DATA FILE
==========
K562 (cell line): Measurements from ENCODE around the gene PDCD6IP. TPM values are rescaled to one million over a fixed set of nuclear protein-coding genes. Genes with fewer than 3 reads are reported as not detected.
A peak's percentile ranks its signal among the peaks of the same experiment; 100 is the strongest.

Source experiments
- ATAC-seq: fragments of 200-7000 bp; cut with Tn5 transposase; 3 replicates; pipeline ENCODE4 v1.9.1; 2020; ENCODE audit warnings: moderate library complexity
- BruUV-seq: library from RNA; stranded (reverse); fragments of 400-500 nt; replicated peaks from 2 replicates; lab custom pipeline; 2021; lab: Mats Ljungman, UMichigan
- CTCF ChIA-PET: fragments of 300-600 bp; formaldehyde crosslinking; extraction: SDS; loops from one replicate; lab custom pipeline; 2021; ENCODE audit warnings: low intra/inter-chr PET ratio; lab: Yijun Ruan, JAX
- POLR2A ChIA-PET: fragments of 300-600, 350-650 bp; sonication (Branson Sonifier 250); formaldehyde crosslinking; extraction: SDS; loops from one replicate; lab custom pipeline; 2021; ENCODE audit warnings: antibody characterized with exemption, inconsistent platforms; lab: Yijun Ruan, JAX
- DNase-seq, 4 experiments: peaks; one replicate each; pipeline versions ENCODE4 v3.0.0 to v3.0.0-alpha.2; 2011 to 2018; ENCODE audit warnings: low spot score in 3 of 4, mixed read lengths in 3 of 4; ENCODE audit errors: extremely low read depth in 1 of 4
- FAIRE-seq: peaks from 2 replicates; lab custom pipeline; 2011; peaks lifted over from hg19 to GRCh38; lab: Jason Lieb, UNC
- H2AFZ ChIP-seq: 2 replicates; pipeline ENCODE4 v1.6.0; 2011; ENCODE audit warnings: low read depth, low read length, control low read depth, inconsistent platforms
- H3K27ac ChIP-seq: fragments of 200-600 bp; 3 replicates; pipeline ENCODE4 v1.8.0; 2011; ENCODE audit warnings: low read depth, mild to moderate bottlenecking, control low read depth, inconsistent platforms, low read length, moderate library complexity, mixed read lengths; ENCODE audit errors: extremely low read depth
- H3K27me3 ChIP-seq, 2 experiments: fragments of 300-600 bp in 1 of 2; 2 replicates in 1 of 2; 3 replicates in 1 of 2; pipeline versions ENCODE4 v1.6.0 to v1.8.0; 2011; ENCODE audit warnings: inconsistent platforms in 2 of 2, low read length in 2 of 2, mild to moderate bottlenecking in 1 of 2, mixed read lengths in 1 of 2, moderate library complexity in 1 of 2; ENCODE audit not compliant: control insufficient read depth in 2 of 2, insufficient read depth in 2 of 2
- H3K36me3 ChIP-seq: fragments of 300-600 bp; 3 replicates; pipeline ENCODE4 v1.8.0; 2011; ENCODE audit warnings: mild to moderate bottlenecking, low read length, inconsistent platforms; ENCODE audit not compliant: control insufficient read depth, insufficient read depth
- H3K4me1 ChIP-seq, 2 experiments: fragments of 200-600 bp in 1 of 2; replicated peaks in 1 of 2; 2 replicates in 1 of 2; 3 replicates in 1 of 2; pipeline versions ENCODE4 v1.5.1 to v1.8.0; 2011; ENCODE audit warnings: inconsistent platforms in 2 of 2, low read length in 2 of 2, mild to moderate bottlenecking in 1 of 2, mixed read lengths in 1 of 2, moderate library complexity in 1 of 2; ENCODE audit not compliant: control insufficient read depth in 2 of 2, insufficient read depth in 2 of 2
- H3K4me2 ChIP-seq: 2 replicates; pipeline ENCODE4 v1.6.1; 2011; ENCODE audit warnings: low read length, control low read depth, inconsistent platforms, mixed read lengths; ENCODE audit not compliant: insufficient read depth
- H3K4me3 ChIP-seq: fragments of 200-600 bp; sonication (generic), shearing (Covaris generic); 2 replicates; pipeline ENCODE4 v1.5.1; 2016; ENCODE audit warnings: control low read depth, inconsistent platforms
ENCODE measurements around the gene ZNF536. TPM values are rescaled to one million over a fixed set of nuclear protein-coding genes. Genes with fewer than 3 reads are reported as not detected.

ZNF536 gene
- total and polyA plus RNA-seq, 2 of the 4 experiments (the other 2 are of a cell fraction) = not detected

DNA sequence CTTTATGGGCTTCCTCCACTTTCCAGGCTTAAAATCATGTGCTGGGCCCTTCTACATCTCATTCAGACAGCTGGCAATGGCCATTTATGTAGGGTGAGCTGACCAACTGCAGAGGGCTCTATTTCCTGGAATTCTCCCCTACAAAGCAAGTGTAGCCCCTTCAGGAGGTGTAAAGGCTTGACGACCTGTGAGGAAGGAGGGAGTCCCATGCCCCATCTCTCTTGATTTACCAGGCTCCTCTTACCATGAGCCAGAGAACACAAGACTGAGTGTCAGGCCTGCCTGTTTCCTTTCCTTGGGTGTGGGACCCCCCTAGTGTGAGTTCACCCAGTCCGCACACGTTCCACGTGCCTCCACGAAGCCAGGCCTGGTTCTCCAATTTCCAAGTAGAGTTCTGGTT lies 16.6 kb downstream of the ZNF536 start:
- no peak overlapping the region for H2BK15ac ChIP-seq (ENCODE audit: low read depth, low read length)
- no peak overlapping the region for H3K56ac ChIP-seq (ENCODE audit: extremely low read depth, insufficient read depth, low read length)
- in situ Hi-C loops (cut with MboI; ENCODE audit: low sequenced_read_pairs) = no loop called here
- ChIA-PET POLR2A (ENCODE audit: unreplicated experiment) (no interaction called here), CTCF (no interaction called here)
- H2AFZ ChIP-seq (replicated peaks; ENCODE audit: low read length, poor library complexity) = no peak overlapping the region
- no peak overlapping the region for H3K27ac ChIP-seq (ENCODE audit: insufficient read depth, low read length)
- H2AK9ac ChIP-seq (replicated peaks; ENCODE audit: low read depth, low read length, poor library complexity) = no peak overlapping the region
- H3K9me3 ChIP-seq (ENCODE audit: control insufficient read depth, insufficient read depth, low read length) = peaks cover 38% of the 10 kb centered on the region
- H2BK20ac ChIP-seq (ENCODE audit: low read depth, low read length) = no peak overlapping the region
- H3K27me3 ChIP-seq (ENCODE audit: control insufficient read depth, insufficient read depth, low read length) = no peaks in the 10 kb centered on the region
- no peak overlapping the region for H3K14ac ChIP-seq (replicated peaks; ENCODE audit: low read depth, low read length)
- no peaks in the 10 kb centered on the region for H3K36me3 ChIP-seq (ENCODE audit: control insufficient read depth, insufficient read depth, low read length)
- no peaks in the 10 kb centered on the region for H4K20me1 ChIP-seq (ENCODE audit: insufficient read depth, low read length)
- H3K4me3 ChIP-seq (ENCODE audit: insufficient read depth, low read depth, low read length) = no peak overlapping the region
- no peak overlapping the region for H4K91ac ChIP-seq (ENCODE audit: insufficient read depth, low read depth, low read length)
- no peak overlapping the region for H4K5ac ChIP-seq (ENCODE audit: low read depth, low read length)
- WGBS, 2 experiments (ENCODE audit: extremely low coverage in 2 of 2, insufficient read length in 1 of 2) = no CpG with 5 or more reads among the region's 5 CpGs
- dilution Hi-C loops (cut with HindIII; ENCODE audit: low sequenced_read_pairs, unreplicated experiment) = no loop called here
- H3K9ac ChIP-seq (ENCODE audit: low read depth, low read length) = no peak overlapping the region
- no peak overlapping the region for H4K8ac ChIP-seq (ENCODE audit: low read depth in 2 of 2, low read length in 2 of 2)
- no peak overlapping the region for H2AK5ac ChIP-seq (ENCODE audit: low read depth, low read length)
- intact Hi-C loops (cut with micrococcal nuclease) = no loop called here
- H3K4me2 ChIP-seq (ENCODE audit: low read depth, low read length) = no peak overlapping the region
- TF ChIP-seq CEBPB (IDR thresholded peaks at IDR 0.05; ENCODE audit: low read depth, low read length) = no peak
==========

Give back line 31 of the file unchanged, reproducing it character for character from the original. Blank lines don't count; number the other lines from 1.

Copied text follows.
- no peak overlapping the region for H3K14ac ChIP-seq (replicated peaks; ENCODE audit: low read depth, low read length)